Cyberattacks were forecast to have cost the global economy $8 trillion USD in 2023, and this number is forecast to grow to $10.5 trillion by 2025. In many cases, the scale and effectiveness of these attacks are being fueled by artificial intelligence (AI), especially deepfakes. Our Identity Fraud Report 2024 shows a 31x increase in the volume of deepfake attempts between 2022 and 2023. Facing this intensifying threat landscape, governments and enterprises around the world are scrambling to implement Zero Trust strategies to improve their cyber-risk posture and resilience. As evidence of the importance of Zero Trust to secure the organization, just 18% of respondents in the 2024 State of Zero Trust & Encryption Study sponsored by Entrust say that Zero Trust is not a priority at this time.

While previous Zero Trust journeys may have sputtered due to the limits of existing technology and a rigorous framework, AI is a game changer. On the surface, Zero Trust and AI may appear to be polar-opposite concepts with the former framed by the strict “Never Trust, Always Verify” principle, while the latter is characterized by both the promise and fear of the great unknown. However, much like “opposites attract,” Zero Trust and AI are natural partners.

An AI-Powered Approach to Zero Trust

With the biggest challenge to implementing Zero Trust being cited as a lack of in-house expertise (by 47 percent of respondents) in the Entrust report, it becomes apparent that additional resources are needed. Zero Trust demands constant vigilance and that’s where AI’s ability to discover, classify, and process large volumes of distributed data comes in. AI can literally speed up the detection of and response to cyberattacks.

However, bad actors may try to poison or otherwise manipulate the training data to blunt the effectiveness of such AI systems. So, Zero Trust and AI are somewhat akin to the “which came first, the chicken or the egg” metaphor. AI-enhanced visibility and decision-making can increase Zero Trust effectiveness, but Zero Trust is needed to protect the integrity of the data being used to train the AI model.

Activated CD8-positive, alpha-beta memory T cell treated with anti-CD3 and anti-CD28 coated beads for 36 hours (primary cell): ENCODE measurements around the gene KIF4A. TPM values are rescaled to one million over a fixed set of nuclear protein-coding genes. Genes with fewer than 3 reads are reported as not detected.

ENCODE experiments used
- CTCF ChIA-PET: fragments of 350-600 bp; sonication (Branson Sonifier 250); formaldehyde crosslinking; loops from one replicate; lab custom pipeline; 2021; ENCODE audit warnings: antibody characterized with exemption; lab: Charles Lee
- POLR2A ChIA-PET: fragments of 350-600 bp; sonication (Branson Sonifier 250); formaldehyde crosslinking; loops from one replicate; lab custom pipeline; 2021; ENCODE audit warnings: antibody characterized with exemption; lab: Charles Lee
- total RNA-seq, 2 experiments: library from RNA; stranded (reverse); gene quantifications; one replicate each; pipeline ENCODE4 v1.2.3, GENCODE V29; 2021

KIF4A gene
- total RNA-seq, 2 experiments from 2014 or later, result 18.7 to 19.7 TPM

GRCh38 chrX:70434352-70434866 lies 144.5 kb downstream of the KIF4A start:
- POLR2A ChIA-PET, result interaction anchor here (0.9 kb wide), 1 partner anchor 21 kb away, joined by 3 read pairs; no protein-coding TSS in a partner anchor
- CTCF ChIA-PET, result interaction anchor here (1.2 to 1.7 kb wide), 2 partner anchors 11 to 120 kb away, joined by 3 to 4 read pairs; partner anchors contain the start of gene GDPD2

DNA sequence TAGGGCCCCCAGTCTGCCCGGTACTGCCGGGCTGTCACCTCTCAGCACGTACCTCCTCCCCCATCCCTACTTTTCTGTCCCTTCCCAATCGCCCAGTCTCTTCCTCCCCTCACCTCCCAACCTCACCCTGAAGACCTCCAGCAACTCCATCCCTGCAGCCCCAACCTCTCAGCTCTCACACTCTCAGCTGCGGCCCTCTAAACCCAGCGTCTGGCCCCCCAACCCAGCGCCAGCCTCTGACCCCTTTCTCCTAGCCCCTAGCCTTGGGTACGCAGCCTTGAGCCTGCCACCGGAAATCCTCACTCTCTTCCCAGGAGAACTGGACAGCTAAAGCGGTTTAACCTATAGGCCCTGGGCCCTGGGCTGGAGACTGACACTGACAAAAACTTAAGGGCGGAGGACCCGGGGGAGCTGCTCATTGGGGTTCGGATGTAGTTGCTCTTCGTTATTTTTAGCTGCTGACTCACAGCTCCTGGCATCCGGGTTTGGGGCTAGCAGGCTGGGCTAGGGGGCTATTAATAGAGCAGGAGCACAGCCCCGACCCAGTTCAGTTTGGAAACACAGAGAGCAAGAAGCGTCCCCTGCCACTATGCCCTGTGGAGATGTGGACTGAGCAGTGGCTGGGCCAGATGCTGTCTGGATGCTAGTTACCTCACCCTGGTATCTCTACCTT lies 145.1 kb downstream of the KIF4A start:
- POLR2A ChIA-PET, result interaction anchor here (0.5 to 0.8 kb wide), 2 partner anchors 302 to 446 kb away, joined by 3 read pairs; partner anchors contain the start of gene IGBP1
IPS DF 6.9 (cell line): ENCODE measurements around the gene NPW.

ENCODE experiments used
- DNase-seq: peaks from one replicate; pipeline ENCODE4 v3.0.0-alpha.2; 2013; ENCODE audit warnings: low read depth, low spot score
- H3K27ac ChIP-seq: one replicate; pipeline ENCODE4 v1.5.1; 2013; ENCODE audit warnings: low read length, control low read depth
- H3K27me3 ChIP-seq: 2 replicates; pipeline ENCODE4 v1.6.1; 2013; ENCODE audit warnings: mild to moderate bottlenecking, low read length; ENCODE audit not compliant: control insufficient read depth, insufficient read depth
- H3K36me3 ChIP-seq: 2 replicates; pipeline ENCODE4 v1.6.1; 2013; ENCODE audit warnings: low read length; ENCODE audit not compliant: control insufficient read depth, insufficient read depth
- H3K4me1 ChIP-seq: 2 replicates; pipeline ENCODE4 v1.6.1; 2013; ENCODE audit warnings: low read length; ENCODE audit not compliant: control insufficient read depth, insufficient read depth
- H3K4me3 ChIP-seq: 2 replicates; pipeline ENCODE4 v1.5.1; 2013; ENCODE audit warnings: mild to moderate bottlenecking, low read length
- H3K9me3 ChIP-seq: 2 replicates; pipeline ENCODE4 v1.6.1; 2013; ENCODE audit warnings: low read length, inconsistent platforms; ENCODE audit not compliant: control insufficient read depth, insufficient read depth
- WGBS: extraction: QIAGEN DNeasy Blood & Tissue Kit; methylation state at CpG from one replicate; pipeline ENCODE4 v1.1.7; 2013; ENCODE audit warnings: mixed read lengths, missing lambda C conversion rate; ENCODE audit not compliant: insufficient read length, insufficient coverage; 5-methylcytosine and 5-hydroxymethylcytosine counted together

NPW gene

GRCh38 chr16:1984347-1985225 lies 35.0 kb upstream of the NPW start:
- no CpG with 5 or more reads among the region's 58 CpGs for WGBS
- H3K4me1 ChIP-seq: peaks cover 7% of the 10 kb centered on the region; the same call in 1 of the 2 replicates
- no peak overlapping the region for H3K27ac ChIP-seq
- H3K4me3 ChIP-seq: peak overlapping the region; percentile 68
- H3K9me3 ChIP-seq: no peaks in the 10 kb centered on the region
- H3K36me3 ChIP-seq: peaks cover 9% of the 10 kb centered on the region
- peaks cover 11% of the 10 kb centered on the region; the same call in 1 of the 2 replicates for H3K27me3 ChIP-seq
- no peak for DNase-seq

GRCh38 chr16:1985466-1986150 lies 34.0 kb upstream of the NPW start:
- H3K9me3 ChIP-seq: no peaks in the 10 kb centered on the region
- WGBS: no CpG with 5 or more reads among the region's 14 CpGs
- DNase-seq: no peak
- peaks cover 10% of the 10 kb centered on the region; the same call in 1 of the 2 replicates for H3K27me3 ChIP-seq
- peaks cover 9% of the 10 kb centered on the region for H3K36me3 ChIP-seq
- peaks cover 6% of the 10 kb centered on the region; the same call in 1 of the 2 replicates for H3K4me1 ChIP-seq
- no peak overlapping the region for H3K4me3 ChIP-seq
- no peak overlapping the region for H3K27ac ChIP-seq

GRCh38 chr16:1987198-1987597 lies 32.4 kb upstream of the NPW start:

CISA’s Zero Trust Maturity Model (ZTMM) 2.0 foreshadowed this emerging relationship between Zero Trust and AI with a significant focus on the modernization of the Identity and Devices domains to improve an organization’s cyber-risk posture. Some specific examples include:

  • Identity Verification – Establishing and maintaining trusted identity is a critical component of any Zero Trust strategy, yet this is becoming harder and harder with AI-generated fakes. This is where AI-enabled biometric identity verification can help level the playing field to identify deepfakes in real time.
  • Adaptive Authentication – AI-enabled authentication can dynamically adjust privileges to respond to real-time risk factors like device reputation, geolocation, and behavioral biometrics. This AI-enabled approach aligns directly with Zero Trust’s “least privilege” construct.
  • Behavioral Analytics and Pattern Recognition – AI models that continuously learn and adapt to emerging patterns are ideal to analyze large volumes of distributed data to flag anomalies and potential threats. With this AI-enabled approach, Zero Trust’s “Never Trust, Always Verify” is more easily attainable.

So, there you have it: Zero Trust and AI are inextricably linked for organizational success and safety. With strict access controls, comprehensive visibility, and continual monitoring, Zero Trust lets organizations take advantage of the power of AI, while also helping to neutralize AI risks.

Learn more about Entrust’s identity-centric Zero Trust solutions.